Banks and credit unions have created products and options strictly for college students. For the student, this makes it easier for them to begin their journey in financial planning. With books, living expenses, and partying eating away at their budget, utilizing the services of financial institutions is a way to manage it all. One way in particular is student checking accounts.

Checking accounts is a great way for a student to hold their money in a secure place. It is also a great place to learn the 1,2,3’s of banking. But before any student go out and open an account, learn the in’s and out’s of a having it. Here are some things to ponder before choosing a student checking account (via NewsOK):

Overdraft fees

Many banks automatically enroll you in an overdraft program when you sign up, which will cover you if you spend more than what’s in your checking account. But it’ll cost you in fees. That $3 cup of coffee during finals week could cost you 10 times as much if you’re not careful.

Generally, a bank responds to overdrafts by:

  • Covering your purchase, but charging an overdraft fee; the national average amount is $34 each time.
  • Drawing from a linked savings account to cover the purchase and charging an overdraft transfer fee — usually around $10.
  • Declining the purchase if you opted out of any sort of overdraft coverage or protection; all it costs you is a small bit of pride at the register.

Just because a checking account has your school’s name on it, that doesn’t mean it’s good. In fact, it might be a very bad choice.

If you opt out of overdraft coverage, still watch for other fees associated with insufficient funds. Let’s say you bounce a check. You could be charged a non-sufficient funds fee and a returned item fee.

Banks make tens of billions of dollars every year off of overdraft fees. The best and smartest option is to buy stuff only when you know your funds can cover it.

ATM fees

You want your checking account at a bank with plenty of ATMs conveniently located on campus, because ATM withdrawals at your bank’s machines are usually free. It’s a plus if the bank also reimburses out-of-network ATM fees or has a large ATM network, so you’ll have free access when you go on spring break or head home for the holidays.

Maintenance fees

Some banks or credit unions waive monthly maintenance fees and minimum balance requirements if you enroll in electronic statements, set up a direct deposit, or make a certain amount of debit card purchases each month.

Fees for paper checks

Checks might seem old-fashioned, but your landlord may accept rent payments only that way. If so, a student checking account that offers free or discounted checks would be nice.

Mobile & text banking

You do most everything else on your phone. Banking can be no different. Most banks and credit unions offer an app for your phone from which you can check your balances, pay bills, move money between accounts, and even deposit checks by taking and uploading a photo.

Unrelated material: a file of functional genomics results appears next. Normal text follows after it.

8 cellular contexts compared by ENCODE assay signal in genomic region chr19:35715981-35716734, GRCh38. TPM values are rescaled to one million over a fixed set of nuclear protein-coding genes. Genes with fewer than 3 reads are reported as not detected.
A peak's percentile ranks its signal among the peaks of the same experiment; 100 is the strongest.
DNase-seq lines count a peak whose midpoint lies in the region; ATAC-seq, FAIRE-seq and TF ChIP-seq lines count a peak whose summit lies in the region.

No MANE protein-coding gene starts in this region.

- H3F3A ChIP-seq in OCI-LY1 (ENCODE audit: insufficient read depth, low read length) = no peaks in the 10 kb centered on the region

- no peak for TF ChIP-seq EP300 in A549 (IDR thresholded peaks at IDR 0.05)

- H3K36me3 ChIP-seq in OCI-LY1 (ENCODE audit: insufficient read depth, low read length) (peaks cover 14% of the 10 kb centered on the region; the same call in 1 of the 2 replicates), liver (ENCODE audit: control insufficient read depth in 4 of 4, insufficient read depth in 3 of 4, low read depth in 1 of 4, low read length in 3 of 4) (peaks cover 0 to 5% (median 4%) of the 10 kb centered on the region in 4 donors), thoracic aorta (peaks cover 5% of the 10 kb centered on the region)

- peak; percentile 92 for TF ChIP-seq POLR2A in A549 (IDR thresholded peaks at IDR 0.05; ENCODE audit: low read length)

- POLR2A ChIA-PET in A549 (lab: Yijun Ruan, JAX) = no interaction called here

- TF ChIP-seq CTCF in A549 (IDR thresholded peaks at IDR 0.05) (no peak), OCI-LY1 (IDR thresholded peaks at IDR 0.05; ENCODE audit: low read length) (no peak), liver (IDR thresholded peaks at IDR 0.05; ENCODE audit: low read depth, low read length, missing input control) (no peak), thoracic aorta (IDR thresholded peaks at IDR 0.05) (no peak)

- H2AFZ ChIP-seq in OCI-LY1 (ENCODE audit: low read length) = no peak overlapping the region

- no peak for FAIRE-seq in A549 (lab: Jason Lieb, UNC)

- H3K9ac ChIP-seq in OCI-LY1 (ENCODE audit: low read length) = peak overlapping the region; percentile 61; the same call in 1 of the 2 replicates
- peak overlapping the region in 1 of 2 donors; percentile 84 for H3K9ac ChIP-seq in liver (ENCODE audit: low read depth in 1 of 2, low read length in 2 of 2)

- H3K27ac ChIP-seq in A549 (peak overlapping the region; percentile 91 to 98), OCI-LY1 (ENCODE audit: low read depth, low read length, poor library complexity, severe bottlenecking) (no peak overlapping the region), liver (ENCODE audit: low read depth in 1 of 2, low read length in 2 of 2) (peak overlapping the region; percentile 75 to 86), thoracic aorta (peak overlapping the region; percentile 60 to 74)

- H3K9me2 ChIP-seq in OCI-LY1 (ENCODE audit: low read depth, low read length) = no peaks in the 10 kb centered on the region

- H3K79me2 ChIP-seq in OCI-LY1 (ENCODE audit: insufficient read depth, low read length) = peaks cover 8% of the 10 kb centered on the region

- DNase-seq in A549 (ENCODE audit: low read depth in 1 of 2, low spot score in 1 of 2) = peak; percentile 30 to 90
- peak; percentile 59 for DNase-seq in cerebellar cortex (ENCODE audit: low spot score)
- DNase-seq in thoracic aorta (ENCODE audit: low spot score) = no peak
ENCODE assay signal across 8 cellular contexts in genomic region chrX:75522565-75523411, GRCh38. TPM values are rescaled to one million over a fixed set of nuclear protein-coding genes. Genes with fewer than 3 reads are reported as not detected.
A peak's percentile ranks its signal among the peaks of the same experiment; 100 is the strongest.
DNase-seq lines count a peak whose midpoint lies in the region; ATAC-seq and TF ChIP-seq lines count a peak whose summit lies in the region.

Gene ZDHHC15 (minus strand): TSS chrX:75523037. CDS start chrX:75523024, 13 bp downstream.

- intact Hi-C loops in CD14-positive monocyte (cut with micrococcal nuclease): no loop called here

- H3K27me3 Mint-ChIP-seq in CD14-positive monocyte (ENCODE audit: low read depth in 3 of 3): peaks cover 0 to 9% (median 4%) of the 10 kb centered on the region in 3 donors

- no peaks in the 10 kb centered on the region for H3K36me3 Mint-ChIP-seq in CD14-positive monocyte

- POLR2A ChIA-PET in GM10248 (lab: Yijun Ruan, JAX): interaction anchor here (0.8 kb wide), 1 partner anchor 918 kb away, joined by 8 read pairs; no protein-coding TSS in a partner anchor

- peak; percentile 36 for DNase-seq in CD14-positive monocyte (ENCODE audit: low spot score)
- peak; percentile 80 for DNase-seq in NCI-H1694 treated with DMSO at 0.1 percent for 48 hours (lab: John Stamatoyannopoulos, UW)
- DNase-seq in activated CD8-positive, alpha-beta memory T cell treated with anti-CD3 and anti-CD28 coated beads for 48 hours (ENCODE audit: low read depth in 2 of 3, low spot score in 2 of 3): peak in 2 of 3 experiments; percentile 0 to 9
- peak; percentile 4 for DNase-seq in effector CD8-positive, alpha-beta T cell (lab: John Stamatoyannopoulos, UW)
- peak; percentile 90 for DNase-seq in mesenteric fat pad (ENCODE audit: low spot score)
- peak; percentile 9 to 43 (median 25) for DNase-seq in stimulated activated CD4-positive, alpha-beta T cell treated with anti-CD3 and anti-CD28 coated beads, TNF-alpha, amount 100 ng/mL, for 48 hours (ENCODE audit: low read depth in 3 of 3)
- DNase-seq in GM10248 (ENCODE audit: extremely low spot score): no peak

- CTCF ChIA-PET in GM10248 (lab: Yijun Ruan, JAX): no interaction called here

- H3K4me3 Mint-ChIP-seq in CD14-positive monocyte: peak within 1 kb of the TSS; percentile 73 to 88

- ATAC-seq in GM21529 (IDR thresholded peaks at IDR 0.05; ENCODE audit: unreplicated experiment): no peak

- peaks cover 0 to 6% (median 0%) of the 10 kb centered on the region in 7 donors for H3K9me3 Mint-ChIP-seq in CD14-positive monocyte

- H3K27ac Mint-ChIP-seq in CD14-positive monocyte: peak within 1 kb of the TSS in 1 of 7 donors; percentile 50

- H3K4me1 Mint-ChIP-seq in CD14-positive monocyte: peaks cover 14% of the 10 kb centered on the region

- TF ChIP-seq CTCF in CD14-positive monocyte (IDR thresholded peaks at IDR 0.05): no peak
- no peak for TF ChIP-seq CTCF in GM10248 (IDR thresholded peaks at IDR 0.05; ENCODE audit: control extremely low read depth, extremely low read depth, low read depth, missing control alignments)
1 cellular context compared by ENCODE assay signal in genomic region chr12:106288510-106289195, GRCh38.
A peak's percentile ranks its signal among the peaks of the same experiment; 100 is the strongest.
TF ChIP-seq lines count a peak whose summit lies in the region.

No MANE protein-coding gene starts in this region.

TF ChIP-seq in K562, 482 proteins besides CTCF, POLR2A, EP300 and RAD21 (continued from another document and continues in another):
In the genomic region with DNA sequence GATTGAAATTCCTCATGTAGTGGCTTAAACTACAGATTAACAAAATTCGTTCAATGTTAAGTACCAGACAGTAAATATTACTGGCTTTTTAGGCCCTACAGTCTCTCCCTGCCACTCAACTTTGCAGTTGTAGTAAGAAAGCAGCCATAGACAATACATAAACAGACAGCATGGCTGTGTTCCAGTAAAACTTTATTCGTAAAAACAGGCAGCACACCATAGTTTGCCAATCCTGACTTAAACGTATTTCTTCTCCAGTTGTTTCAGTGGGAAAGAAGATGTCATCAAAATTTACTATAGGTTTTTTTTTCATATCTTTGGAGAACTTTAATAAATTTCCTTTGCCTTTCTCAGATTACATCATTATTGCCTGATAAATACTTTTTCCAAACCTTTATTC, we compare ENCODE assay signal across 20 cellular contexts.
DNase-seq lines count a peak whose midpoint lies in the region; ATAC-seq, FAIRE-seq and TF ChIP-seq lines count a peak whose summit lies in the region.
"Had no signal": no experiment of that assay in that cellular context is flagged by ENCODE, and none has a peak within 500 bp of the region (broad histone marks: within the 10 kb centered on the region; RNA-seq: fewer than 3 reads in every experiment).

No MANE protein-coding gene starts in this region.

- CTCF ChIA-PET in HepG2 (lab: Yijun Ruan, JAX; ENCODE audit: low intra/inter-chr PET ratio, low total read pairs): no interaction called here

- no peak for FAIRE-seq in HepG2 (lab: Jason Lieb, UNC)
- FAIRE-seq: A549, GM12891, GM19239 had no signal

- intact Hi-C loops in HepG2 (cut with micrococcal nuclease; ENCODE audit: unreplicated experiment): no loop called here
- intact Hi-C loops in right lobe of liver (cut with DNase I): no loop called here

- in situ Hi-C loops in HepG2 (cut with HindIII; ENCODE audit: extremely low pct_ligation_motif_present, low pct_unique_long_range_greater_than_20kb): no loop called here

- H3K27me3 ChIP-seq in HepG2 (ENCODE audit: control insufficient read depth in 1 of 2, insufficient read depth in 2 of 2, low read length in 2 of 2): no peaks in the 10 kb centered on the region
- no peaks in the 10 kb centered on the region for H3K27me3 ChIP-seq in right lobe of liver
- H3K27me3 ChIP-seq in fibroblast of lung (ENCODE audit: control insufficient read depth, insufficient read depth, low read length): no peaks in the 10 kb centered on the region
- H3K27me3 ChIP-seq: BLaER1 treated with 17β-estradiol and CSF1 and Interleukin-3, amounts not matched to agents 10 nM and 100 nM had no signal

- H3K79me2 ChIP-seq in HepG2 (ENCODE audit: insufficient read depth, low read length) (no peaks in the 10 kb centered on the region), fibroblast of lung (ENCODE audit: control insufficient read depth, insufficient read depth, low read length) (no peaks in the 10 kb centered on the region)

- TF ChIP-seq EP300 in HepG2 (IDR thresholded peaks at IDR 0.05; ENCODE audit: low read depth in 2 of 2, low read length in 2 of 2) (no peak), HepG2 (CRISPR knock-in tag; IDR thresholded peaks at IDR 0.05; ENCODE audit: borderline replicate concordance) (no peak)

With some banks, you can send a text message to fetch nearby ATM locations, payment due dates, recent account activity, or balance information. And text alerts sent to your phone can help prevent overdraft charges.

Customer service

How you prefer to communicate will determine the type of service you need. A feature allowing you to instantly message a representative on a bank or credit union’s website or mobile app could be useful.

If you like knowing you can speak to someone face to face, whether it’s an emergency or you’re just confused about something, then a branch location near campus or your apartment is more important.

College-sponsored ACCOUNTS

Just because a checking account has your school’s name or logo on it, that doesn’t mean it’s good. In fact, it might be a very bad choice.

In many cases, your school has a business relationship with the bank, which is providing services in exchange for access to potential student customers. And although it’s possible the deal you can get on campus is great, more likely it’s no better — or is indeed worse — than what you could get elsewhere.

Shop around, and always read the fine print before opening any account.

Before opening an account, be sure to ask as many questions. Find out the age requirements for opening an account (on average is ages 17 to 24 for students). Many banks require individuals under the age of 18 to open an account with a parent or legal guardian. Also, find out if you need an ID, Social Security or any other type of proof.

Most importantly, find out your bank or credit union’s banking policies. Student accounts usually roll over into a standard checking account once graduation happens. If this is the case, this means that new banking fees and requirements may apply. So, be sure to ask about that.